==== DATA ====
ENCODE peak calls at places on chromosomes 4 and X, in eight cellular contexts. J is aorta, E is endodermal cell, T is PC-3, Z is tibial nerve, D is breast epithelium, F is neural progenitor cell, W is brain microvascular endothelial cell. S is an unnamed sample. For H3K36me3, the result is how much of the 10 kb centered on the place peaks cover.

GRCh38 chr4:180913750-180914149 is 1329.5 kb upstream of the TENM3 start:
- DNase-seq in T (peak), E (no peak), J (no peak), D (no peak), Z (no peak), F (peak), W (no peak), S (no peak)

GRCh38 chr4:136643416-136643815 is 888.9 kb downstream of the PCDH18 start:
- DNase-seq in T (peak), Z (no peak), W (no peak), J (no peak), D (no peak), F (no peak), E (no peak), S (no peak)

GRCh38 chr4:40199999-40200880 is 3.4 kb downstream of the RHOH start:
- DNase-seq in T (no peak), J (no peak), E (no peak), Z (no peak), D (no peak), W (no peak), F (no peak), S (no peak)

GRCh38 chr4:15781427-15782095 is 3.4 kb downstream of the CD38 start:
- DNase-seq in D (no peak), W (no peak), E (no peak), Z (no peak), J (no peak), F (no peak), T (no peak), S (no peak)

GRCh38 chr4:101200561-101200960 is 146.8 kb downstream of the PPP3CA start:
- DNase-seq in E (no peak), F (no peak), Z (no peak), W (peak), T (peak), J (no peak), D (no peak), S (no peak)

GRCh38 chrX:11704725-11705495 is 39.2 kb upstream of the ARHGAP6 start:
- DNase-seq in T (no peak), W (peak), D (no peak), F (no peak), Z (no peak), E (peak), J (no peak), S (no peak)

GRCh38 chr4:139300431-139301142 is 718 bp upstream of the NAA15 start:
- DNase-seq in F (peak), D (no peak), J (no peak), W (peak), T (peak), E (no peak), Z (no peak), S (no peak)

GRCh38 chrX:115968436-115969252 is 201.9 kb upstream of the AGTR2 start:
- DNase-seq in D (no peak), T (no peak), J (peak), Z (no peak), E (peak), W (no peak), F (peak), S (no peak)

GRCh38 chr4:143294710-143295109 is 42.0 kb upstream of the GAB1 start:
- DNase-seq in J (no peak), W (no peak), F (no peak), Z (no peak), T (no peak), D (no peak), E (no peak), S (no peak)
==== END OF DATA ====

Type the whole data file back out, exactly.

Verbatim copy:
ENCODE peak calls at places on chromosomes 4 and X, in eight cellular contexts. J is aorta, E is endodermal cell, T is PC-3, Z is tibial nerve, D is breast epithelium, F is neural progenitor cell, W is brain microvascular endothelial cell. S is an unnamed sample. For H3K36me3, the result is how much of the 10 kb centered on the place peaks cover.

GRCh38 chr4:180913750-180914149 is 1329.5 kb upstream of the TENM3 start:
- DNase-seq in T (peak), E (no peak), J (no peak), D (no peak), Z (no peak), F (peak), W (no peak), S (no peak)

GRCh38 chr4:136643416-136643815 is 888.9 kb downstream of the PCDH18 start:
- DNase-seq in T (peak), Z (no peak), W (no peak), J (no peak), D (no peak), F (no peak), E (no peak), S (no peak)

GRCh38 chr4:40199999-40200880 is 3.4 kb downstream of the RHOH start:
- DNase-seq in T (no peak), J (no peak), E (no peak), Z (no peak), D (no peak), W (no peak), F (no peak), S (no peak)

GRCh38 chr4:15781427-15782095 is 3.4 kb downstream of the CD38 start:
- DNase-seq in D (no peak), W (no peak), E (no peak), Z (no peak), J (no peak), F (no peak), T (no peak), S (no peak)

GRCh38 chr4:101200561-101200960 is 146.8 kb downstream of the PPP3CA start:
- DNase-seq in E (no peak), F (no peak), Z (no peak), W (peak), T (peak), J (no peak), D (no peak), S (no peak)

GRCh38 chrX:11704725-11705495 is 39.2 kb upstream of the ARHGAP6 start:
- DNase-seq in T (no peak), W (peak), D (no peak), F (no peak), Z (no peak), E (peak), J (no peak), S (no peak)

GRCh38 chr4:139300431-139301142 is 718 bp upstream of the NAA15 start:
- DNase-seq in F (peak), D (no peak), J (no peak), W (peak), T (peak), E (no peak), Z (no peak), S (no peak)

GRCh38 chrX:115968436-115969252 is 201.9 kb upstream of the AGTR2 start:
- DNase-seq in D (no peak), T (no peak), J (peak), Z (no peak), E (peak), W (no peak), F (peak), S (no peak)

GRCh38 chr4:143294710-143295109 is 42.0 kb upstream of the GAB1 start:
- DNase-seq in J (no peak), W (no peak), F (no peak), Z (no peak), T (no peak), D (no peak), E (no peak), S (no peak)